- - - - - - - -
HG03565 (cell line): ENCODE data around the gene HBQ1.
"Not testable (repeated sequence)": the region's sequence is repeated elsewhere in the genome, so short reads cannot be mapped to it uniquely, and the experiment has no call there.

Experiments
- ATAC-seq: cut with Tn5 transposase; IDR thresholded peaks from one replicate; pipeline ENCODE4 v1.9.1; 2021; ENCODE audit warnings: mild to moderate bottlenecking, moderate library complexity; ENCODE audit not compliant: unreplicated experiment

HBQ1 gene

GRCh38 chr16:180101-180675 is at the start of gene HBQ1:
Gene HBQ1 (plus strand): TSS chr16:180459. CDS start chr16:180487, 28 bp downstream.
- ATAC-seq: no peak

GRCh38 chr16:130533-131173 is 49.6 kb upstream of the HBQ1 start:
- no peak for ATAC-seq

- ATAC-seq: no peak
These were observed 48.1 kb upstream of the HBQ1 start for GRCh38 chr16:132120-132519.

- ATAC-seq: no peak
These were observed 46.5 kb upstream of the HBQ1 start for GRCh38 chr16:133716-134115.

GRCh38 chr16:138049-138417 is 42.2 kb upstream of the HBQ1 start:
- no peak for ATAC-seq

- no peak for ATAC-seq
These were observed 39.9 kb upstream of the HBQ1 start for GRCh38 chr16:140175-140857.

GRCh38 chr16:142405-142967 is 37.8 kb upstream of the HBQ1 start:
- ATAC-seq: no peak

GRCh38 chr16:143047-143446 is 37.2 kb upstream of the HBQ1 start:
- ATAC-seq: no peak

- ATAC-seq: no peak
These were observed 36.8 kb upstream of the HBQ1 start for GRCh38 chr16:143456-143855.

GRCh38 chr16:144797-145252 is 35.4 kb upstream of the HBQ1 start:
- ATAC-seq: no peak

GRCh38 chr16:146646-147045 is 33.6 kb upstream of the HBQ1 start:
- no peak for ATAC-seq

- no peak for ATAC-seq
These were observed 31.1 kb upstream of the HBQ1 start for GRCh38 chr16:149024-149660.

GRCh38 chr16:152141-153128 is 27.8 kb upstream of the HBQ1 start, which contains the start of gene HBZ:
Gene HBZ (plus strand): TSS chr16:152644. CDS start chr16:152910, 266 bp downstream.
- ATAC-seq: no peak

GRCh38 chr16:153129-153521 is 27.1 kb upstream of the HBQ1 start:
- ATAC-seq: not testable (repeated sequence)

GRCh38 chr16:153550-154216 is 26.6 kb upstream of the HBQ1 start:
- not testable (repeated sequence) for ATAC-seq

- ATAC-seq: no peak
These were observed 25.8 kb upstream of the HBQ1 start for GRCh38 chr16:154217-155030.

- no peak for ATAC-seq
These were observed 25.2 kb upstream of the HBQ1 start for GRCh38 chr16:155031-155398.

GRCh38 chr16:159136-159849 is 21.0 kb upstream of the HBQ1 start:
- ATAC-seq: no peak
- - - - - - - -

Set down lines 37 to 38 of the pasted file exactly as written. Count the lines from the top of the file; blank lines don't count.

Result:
- not testable (repeated sequence) for ATAC-seq

- ATAC-seq: no peak